Can you remember the world before blogs? I’m tempted to say I’ve been blogging for all of my adult life, but if you’ve seen the gray in my hair, you recognize that statement as, at best, exaggeration. And yet the nature blog feels like something we’ve always had and enjoyed. Just like Facebook. And eBird. And cellphones that take decent landscape shots. Clearly, we can become accustomed to good things quickly.

Yet, when I started 10,000 Birds 11 years ago, the vast firmament of nature blogs was shockingly dark and, for a new nature writer, somewhat lonely. The former condition obviously improved rapidly over time as luminous new blogs populated our starry skies. Surprisingly, though, that initial feeling of writing in the wilderness faded quite quickly. Other bloggers were writing about birds and nature back in 2003, some even before then, and many of us found a communal spirit sparked by comments and crosslinks that carried into the world we wrote about.

Remember the blog carnival craze? We nature bloggers were part of the scene, first as part of the seminal science carnival Tangled Bank and later with our own community carnivals like, of course, I and the Bird. Some people might still argue whether such a thing as a “birding community” exists, but anyone who shared avian observations on the internet in the late 2000’s and beyond could have been part of a vibrant bird blogging community.


The great struggle then, as now, was reaching new readers and cultivating an engaged audience. Community helped. Carnivals helped. Sometimes even recruiting readers offline helped. But we nature bloggers, in our tiny corner of the internet, needed more avenues to connect to larger audiences. We (and, by then, this blog was a wonderful “we”) enjoyed a good volume of relevant traffic from toplists like the FatBirder 500 but had to jockey for position with forums, merchant sites, and even pet sites. Nature bloggers deserved a more tailored solution, which is why I issued the following invitation in January 2008:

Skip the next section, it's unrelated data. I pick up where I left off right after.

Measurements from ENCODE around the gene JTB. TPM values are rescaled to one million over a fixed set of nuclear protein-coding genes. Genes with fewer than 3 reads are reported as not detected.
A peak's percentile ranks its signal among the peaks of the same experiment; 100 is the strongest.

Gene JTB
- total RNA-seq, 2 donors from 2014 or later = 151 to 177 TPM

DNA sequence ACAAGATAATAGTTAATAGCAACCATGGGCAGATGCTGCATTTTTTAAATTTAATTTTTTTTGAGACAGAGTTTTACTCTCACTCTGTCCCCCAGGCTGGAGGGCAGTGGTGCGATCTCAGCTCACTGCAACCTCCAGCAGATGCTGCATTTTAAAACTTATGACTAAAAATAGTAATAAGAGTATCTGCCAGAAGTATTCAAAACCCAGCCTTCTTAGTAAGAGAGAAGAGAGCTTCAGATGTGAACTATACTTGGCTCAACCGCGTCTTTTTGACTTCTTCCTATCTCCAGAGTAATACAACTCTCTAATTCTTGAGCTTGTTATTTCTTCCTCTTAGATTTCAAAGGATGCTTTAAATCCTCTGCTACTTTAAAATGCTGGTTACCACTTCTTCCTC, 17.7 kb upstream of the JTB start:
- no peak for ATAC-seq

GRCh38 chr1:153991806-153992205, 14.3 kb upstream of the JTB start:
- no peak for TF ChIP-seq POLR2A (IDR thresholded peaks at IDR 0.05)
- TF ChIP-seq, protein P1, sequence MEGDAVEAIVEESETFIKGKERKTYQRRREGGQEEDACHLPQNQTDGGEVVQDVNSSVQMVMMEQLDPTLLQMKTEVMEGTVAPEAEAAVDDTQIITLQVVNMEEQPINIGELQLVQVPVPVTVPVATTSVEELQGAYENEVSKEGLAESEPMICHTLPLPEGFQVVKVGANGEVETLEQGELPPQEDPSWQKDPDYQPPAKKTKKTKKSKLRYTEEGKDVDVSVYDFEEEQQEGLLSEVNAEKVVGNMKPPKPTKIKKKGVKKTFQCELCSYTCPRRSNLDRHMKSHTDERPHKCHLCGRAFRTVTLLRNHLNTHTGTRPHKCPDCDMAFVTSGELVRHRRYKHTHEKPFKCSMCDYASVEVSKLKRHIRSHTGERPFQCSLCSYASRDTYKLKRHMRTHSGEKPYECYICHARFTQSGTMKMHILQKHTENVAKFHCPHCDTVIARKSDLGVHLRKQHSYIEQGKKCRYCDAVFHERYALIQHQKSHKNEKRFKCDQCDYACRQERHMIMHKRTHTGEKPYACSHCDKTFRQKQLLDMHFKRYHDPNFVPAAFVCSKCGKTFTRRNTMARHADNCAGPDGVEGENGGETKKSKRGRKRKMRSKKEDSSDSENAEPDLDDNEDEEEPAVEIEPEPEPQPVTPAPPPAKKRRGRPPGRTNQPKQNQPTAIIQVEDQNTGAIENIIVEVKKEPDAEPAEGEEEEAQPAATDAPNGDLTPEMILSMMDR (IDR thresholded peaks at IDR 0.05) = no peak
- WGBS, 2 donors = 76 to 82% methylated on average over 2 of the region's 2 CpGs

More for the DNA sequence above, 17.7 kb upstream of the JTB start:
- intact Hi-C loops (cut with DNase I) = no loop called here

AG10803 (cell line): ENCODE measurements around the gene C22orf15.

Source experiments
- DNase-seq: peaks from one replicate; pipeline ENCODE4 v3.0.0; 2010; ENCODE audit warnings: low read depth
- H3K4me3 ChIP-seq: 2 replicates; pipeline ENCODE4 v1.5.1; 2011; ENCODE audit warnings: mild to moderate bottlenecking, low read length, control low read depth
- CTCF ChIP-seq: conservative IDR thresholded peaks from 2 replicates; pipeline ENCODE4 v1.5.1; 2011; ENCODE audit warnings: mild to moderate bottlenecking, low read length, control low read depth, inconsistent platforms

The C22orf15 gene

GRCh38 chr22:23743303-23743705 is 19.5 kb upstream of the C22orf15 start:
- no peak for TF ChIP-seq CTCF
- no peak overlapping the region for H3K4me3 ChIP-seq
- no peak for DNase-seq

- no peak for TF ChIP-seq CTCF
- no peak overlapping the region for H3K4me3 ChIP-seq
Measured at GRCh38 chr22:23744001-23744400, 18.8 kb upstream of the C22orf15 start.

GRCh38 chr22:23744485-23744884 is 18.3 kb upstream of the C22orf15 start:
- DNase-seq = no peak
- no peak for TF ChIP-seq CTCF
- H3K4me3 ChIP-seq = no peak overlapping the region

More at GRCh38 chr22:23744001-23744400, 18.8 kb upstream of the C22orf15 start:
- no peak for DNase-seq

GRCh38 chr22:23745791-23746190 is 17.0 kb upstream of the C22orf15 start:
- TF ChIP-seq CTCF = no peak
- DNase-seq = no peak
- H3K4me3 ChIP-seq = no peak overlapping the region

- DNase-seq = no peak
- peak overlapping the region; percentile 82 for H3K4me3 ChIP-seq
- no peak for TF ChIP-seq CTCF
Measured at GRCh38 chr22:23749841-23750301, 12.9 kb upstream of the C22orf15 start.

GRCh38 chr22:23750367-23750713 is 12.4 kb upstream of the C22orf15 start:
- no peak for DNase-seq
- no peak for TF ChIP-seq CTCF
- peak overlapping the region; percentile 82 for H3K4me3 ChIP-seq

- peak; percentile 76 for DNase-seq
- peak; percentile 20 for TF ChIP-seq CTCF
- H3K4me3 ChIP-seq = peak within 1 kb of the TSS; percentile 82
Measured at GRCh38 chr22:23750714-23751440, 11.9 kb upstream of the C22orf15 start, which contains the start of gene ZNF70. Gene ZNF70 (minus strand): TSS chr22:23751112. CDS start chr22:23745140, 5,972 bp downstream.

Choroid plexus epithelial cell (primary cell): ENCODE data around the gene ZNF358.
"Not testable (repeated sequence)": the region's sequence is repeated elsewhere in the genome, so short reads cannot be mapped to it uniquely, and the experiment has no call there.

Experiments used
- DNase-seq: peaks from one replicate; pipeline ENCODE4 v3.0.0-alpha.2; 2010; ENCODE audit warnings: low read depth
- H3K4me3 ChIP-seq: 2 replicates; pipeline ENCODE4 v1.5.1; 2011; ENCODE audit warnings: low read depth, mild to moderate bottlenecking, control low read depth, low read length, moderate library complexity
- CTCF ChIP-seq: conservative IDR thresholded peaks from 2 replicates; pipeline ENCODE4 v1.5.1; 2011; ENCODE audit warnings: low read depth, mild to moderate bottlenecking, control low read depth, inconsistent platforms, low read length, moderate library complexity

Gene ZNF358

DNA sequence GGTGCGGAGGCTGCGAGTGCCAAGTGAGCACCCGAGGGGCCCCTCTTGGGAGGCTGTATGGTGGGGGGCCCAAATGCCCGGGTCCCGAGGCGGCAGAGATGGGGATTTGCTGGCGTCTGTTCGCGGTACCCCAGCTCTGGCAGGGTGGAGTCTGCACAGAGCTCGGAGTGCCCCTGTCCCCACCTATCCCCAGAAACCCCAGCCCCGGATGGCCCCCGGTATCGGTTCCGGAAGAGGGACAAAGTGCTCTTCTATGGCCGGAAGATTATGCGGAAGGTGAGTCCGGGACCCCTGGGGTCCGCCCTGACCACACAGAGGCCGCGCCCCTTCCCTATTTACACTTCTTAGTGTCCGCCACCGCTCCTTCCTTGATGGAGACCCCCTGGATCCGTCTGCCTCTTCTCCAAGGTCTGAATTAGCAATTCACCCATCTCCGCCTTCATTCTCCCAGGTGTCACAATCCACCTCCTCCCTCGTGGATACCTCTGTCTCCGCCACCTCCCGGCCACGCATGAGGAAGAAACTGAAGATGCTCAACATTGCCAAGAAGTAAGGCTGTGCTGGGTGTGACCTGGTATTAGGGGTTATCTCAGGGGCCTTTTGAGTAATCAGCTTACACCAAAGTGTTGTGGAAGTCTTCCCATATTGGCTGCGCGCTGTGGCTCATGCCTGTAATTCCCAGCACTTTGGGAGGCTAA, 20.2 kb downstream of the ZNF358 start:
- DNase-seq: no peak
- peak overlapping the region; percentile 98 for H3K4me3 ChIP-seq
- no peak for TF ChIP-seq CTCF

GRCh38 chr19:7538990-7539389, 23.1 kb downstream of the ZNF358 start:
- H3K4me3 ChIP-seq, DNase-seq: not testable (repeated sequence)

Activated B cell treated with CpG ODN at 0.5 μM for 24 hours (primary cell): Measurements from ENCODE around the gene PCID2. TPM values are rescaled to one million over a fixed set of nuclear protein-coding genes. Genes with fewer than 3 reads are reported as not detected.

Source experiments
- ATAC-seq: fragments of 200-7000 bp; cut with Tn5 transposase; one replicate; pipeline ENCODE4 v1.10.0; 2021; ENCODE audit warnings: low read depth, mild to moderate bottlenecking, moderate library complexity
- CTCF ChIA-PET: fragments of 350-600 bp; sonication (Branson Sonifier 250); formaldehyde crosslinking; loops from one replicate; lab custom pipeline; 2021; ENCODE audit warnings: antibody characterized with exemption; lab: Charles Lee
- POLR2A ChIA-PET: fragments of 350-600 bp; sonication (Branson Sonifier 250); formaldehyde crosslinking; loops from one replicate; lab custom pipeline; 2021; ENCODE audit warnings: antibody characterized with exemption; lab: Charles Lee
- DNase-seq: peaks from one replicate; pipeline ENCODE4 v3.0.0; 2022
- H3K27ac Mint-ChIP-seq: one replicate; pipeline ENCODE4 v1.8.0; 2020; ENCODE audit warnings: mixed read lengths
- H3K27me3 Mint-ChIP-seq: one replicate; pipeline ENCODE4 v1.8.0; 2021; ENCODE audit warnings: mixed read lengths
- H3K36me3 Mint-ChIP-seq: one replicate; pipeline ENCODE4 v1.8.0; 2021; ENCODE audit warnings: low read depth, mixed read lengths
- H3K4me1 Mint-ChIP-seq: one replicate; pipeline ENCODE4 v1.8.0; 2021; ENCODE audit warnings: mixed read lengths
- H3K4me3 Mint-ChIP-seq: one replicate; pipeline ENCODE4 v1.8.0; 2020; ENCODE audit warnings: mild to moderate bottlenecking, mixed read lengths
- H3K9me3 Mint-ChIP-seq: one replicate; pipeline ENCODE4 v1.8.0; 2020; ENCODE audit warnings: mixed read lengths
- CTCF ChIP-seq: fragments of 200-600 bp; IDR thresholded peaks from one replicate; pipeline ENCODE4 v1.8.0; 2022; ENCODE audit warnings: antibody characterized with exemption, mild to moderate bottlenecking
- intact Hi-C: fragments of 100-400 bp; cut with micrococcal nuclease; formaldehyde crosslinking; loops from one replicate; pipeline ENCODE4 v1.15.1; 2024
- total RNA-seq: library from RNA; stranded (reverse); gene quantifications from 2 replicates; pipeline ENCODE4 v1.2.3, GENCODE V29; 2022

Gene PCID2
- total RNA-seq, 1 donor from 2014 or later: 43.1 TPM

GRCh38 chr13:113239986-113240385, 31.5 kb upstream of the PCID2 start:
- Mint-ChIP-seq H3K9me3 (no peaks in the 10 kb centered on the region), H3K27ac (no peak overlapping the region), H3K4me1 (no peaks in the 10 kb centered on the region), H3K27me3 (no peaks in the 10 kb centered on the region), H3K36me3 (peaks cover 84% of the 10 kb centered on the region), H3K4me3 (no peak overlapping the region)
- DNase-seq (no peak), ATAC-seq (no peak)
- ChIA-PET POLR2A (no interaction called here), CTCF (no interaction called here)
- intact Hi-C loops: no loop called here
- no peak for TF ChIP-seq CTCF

Blogs are special. We deserve our own toplist, don’t we? And ours shouldn’t isolate birding blogs from our natural (pardon the pun) allies exploring topics like invertebrates, mammals, reptiles, amphibians, flora, fungus, and ecosystems of every kind, right? That’s right…

Presenting the Nature Blog Network, the toplist for the nature blog community. A site like this has the potential to be a phenomenal resource for readers and publishers alike in identifying the very best nature blogs on the net. If you write about birds, bugs, plants, herps, hiking, mollusks, mushrooms, ecosystems, or any other natural topic, adding your blog to this toplist is the perfect way to reach new readers interested in exactly what you have to offer. As a bonus, you’ll get to see where your site falls amongst those of your respected peers. And, in true blogging fashion, it’s FREE!

As usual when launching new initiatives, I wasn’t certain of the NBN’s prospects. But we had hundreds of enrollments within weeks and new bloggers joining our network every single week from our inauguration until just recently.